Read more
Africa
6:16 am
Fri January 3, 2014

Rebels In South Sudan Secure Control Over Bor

Originally published on Fri January 3, 2014 7:51 am

Transcript

RENEE MONTAGNE, HOST:

It's MORNING EDITION, from NPR News. I'm Renee Montagne.

DAVID GREENE, HOST:

And I'm David Greene. Good morning.

Read more
Global Health
6:18 pm
Thu January 2, 2014

Moved By Emotion: This Story Changed A Photographer's Lens

When Ajayibe was 22, she tried to kill herself after being shunned by her family. Surgery could not repair the hole in her birth canal, but her story helped inspire an American photographer to start a project to benefit women with fistula. Proceeds from the project have enabled Ajayibe to have livestock of her own.
Kristie McLean

In 2010, well-traveled freelance photographer Kristie McLean arrived in Ethiopia, her first trip to the country. She was there to photograph women with an injury that can happen when a baby gets stuck during childbirth: obstetric fistula. It's a condition common in rural Africa and Asia, where women give birth far from hospitals and C-sections aren't readily available.

Read more
Africa
5:52 am
Thu January 2, 2014

South Sudan Peace Talks Begin, Fighting Persists

Originally published on Thu January 2, 2014 7:52 am

Transcript

DAVID GREENE, HOST:

Our colleague Gregory Warner was reporting in South Sudan recently and he described something ominous. As he put it, people are starting to ask who their neighbors are. It suggested that a violent political struggle in Africa's youngest country could erupt into a civil war fueled by tribal differences. Today, South Sudan's warring factions will meet for the first time in neighboring Ethiopia. This comes as fighting still rages. Here again, NPR's Gregory Warner.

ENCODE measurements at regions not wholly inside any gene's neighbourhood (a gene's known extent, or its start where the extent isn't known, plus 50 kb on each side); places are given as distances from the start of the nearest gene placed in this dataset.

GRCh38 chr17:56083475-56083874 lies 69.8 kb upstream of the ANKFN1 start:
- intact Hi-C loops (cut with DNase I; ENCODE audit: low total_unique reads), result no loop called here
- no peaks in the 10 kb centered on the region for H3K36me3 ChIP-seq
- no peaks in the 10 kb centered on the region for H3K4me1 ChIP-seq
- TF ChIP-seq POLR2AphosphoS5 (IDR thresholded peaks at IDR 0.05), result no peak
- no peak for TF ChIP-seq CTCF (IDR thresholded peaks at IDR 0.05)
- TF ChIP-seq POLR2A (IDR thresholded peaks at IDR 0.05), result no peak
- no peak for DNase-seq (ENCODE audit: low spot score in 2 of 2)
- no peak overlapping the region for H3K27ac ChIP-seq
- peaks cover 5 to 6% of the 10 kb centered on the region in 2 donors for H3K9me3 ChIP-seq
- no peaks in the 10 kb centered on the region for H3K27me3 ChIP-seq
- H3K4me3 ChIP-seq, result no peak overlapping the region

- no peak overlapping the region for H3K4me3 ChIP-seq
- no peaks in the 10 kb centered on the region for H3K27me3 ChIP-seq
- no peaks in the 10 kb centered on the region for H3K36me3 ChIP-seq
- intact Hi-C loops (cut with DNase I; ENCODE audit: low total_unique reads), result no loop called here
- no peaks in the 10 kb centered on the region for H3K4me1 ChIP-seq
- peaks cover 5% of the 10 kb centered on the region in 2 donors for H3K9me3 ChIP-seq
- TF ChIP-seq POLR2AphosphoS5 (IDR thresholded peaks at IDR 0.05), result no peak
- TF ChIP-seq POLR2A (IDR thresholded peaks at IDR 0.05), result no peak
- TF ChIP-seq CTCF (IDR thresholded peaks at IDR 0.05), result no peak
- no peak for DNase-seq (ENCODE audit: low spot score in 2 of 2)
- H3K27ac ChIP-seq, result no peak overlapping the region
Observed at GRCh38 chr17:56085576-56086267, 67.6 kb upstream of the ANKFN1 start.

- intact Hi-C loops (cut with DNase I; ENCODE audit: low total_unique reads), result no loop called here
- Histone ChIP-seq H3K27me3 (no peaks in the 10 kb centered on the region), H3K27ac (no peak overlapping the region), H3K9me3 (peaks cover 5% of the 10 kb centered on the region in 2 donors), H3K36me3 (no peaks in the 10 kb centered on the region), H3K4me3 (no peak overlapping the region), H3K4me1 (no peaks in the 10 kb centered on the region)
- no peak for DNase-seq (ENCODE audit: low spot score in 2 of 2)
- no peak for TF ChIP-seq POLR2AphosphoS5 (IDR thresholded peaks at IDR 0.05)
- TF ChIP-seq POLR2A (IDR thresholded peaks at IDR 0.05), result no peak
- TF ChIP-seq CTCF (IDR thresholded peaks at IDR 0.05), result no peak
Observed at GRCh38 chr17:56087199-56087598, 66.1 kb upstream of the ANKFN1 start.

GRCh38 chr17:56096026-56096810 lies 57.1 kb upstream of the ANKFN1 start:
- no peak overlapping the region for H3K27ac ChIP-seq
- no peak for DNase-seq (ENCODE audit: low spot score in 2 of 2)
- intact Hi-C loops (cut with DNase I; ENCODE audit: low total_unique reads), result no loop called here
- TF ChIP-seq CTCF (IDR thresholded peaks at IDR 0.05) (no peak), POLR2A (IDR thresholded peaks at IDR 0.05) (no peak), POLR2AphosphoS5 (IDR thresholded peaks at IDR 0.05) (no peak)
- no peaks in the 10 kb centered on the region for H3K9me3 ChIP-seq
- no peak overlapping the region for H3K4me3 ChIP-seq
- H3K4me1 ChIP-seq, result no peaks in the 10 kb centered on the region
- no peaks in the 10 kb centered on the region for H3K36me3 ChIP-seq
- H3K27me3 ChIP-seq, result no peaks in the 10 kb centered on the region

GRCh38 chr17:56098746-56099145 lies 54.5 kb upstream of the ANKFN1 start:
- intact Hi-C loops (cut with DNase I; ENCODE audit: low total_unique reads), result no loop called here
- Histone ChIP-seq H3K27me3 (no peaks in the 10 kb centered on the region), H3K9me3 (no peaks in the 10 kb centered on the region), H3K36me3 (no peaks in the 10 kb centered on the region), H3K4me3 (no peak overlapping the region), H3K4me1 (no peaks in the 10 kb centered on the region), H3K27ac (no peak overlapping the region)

Read more
Africa
5:13 am
Mon December 30, 2013

South Sudanese Look For Refuge From Fighting

Originally published on Mon December 30, 2013 7:42 am

Transcript

RENEE MONTAGNE, HOST:

It's MORNING EDITION from NPR News. Good morning, I'm Renee Montagne.

DAVID GREENE, HOST:

And I'm David Greene.

We have been following the harrowing news coming out of South Sudan in recent days.

MONTAGNE: It is the world's newest country and it came into being with high hopes after a two-decade-long civil war with Sudan. Now South Sudan has plunged into what's beginning to look its own civil war.

Read more
The Two-Way
3:14 pm
Sat December 28, 2013

Rebel Leader Skeptical Of South Sudan Cease-Fire Offer

Tens of thousands of refugees are flocking to United Nations compounds like this one in Juba, while fears fester that fighting in the capital will resume.
Tony Karumba AFP/Getty Images

A senior official in South Sudan said Saturday that government troops will attack the main rebel stronghold if rebels turn down a proposed cease-fire.

The government had offered the truce on Friday to end two weeks of ethnic violence that has killed more than a thousand people.

Those rebel forces are loyal to former Vice President Riek Machar, accused by supporters of President Salva Kiir of leading a coup attempt two weekends ago that sparked violence across the country.

Read more
Parallels
6:51 pm
Fri December 27, 2013